Dolphinlegs asked: "So I’ll soon be transitioning from a student to a professional, and I looked around and was like 'hmm, I own no professional clothes at all."
"And I really have no idea where to start. I was wondering what tips you have on dressing for a professional job interview/ dressing professionally in general. I’m not really the type of lady who would feel comfortable wearing a suit and tie, but would prefer something a little less masculine. Perhaps something on the more 'soft butch' side?"
To me, the difference between dressing “soft butch” and full-on masculine is the way the cut of the clothes fits your body. The actual pieces; slacks, button-ups, ties, blazers, pocket squares etc, are all the same. But I’d look for professional menswear inspired clothes that fit your gender presentation. You’ll probably have the most luck in the women’s section. There are tons of more feminine suit and tie combos out there that are cut to show off curves, and then everything in between.
Here are my tips for establishing your new wardrobe as an aspiring soft butch professional. You might tailor this further depending on your field and location. If once you start working there you see people being more casual, follow their lead and take it down a notch. But as far as first impressions go:
1. For pants and blazers, choose conservative colors such as grey, black, navy, army green, and khaki. For shirts and sweaters go for white, burgundy, blues, grays, light pinks, and greens. Ties and pocket squares can add pops of color, but nothing too bright or crazy.
4. Unless you’re interviewing at the most prestigious legal firm, rock separate pieces rather than full-on suits. It’s cheaper, and easier to combine things that fit well. See Blake’s piece on suit separates.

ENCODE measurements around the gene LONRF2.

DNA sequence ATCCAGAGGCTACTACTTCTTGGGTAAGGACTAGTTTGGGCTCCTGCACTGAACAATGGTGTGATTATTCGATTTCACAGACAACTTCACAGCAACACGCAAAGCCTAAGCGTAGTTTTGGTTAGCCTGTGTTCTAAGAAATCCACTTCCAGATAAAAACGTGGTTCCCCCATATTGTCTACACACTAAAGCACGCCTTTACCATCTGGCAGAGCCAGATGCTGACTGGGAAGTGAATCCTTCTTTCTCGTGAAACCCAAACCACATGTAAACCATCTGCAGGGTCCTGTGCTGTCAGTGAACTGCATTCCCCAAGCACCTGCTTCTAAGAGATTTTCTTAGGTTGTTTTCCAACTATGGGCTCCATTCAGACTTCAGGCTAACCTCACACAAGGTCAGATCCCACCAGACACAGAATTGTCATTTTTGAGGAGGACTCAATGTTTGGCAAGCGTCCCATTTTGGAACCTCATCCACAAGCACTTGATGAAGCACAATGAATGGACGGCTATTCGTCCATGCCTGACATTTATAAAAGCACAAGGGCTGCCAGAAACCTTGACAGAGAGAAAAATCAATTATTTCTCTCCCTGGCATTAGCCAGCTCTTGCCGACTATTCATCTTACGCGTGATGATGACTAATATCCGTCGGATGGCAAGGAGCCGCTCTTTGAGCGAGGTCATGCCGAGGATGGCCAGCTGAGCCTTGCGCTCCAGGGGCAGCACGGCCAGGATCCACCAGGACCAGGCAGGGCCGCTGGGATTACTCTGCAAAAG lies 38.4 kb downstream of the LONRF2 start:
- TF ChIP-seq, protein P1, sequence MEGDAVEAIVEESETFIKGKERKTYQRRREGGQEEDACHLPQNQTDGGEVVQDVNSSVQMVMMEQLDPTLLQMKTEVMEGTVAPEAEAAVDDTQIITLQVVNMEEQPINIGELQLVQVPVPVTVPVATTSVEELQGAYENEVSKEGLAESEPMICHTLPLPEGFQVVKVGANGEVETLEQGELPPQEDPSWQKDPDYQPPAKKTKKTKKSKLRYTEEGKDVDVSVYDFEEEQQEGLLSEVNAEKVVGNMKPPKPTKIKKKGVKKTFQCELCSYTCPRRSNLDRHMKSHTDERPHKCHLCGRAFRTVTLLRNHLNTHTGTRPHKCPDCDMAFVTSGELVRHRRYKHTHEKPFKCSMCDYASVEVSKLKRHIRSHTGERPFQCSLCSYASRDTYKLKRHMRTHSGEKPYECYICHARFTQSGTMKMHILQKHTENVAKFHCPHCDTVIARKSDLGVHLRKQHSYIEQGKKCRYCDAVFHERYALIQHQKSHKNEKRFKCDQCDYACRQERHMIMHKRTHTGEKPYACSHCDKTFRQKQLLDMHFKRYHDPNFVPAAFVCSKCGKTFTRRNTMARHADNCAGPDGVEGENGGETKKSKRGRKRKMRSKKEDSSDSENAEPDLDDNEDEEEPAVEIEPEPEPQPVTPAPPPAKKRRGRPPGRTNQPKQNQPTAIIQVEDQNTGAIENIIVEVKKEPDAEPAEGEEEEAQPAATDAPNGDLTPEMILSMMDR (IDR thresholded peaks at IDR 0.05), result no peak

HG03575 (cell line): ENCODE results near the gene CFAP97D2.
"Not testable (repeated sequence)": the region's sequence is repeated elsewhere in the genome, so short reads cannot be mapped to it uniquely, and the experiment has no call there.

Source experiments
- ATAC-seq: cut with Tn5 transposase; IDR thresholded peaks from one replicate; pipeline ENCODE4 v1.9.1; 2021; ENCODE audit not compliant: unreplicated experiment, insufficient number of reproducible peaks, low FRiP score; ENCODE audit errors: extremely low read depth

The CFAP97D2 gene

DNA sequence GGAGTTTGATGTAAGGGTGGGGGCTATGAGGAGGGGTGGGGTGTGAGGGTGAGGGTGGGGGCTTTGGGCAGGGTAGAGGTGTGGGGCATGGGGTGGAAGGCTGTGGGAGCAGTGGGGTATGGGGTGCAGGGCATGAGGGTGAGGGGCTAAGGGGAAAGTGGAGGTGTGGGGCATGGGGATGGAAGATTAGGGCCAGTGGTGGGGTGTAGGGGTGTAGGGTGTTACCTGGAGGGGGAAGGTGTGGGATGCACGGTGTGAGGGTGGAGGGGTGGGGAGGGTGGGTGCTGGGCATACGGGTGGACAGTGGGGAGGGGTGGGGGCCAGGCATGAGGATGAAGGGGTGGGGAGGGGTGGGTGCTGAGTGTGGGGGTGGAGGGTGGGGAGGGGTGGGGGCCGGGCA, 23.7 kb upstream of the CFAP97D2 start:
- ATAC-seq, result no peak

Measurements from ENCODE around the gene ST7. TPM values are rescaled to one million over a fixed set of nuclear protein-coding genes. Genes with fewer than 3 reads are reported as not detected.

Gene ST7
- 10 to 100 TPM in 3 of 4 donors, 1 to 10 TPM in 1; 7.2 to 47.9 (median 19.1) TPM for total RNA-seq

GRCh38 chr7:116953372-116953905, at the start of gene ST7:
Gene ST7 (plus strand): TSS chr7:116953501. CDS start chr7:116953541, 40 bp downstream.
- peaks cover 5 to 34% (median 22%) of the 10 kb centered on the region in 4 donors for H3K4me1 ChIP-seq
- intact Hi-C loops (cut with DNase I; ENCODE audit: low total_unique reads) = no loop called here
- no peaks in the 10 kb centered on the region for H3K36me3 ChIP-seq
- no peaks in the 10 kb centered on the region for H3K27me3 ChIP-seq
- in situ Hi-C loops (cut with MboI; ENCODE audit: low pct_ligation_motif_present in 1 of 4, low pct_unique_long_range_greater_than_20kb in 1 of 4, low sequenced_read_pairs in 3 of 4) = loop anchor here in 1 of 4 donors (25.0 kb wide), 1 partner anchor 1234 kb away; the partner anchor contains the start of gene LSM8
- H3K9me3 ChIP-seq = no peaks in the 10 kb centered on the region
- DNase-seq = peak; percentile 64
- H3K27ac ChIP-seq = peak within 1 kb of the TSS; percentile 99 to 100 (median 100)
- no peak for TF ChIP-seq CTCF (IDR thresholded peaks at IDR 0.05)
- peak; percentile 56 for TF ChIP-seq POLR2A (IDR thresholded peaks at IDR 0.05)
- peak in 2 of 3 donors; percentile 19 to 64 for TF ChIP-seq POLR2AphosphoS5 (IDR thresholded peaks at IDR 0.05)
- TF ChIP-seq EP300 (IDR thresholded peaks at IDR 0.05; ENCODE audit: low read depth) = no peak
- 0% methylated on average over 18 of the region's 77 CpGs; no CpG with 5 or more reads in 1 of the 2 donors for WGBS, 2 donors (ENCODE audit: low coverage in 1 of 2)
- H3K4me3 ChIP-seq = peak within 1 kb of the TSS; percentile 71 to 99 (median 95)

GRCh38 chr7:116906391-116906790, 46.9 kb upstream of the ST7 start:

5. For footwear: derbies, brogues, oxfords, fancier saddle shoes, wingtips, and loafers are all great choices. No sneakers, boat shoes, or sandals.
6. You’ll need at least one black belt and one brown belt. Avoid big, decorative buckles with angel wings and skulls etc. on them. Match your belt with your shoes.
8. Make sure your shirt fits well; getting it tailored if necessary. Depending on the level of formality, you might need to only wear long-sleeve shirts. If it’s less formal: In the summer, short sleeve button-ups are a good choice! (Ta-da) Stay away from polos, shirts with western detailing, and flannel. Always keep your shirt tucked in.
9. Don’t shy away from neck ties and bow ties! They can break up an outfit and add another element or color or texture. But keep it snug with the top button buttoned; not loosened.
10. Carry a briefcase, portfolio, or professional backpack.
11. Iron! It makes a huge difference!
Did I leave something out? Add it to the comments!
Congratulations! With the right outfit, you are halfway to being a Power Queer.
As Qwear's Founding Editor, Sonny’s work centers around envisioning a future in which the clothing people wear does not dictate their chances of survival. Sonny was awarded 2015 dapperQ of the Year and was the first trans blogger to be sponsored by Topman. In March 2016, Sonny spoke at South by South West's first official queer fashion panel.